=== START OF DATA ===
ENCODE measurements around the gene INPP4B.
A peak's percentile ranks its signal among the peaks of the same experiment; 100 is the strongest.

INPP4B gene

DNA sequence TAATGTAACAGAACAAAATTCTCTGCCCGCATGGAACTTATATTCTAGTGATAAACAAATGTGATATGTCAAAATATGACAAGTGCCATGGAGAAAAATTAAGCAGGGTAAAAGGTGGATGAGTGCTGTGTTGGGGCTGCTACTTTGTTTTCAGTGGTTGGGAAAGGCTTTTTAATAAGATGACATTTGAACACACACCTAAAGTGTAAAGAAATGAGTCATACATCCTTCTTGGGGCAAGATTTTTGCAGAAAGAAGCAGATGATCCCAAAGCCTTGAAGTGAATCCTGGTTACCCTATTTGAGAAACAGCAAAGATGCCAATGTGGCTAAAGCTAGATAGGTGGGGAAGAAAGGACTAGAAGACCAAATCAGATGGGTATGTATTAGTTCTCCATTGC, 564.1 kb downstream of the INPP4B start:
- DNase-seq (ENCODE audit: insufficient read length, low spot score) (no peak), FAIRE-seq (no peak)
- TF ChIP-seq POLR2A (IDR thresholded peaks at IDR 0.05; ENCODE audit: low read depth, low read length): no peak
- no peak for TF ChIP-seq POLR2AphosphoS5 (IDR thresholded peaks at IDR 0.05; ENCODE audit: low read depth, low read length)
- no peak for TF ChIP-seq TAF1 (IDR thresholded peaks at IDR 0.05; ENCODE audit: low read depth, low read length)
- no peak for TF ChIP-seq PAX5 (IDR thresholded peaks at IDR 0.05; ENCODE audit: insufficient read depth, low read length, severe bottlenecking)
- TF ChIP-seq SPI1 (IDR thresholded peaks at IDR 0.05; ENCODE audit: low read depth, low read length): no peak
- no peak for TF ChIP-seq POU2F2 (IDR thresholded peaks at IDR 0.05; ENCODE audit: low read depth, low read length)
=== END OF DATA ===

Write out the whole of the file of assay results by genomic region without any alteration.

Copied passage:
ENCODE measurements around the gene INPP4B.
A peak's percentile ranks its signal among the peaks of the same experiment; 100 is the strongest.

INPP4B gene

DNA sequence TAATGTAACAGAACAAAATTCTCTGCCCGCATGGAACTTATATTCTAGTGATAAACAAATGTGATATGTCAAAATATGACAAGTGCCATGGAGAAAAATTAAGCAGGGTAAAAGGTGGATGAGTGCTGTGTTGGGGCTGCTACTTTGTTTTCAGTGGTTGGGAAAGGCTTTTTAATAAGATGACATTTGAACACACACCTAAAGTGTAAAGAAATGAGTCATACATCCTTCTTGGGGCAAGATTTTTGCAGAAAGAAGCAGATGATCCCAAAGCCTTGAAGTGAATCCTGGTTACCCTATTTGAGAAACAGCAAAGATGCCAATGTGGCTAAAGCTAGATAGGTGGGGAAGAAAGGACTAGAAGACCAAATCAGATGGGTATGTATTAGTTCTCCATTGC, 564.1 kb downstream of the INPP4B start:
- DNase-seq (ENCODE audit: insufficient read length, low spot score) (no peak), FAIRE-seq (no peak)
- TF ChIP-seq POLR2A (IDR thresholded peaks at IDR 0.05; ENCODE audit: low read depth, low read length): no peak
- no peak for TF ChIP-seq POLR2AphosphoS5 (IDR thresholded peaks at IDR 0.05; ENCODE audit: low read depth, low read length)
- no peak for TF ChIP-seq TAF1 (IDR thresholded peaks at IDR 0.05; ENCODE audit: low read depth, low read length)
- no peak for TF ChIP-seq PAX5 (IDR thresholded peaks at IDR 0.05; ENCODE audit: insufficient read depth, low read length, severe bottlenecking)
- TF ChIP-seq SPI1 (IDR thresholded peaks at IDR 0.05; ENCODE audit: low read depth, low read length): no peak
- no peak for TF ChIP-seq POU2F2 (IDR thresholded peaks at IDR 0.05; ENCODE audit: low read depth, low read length)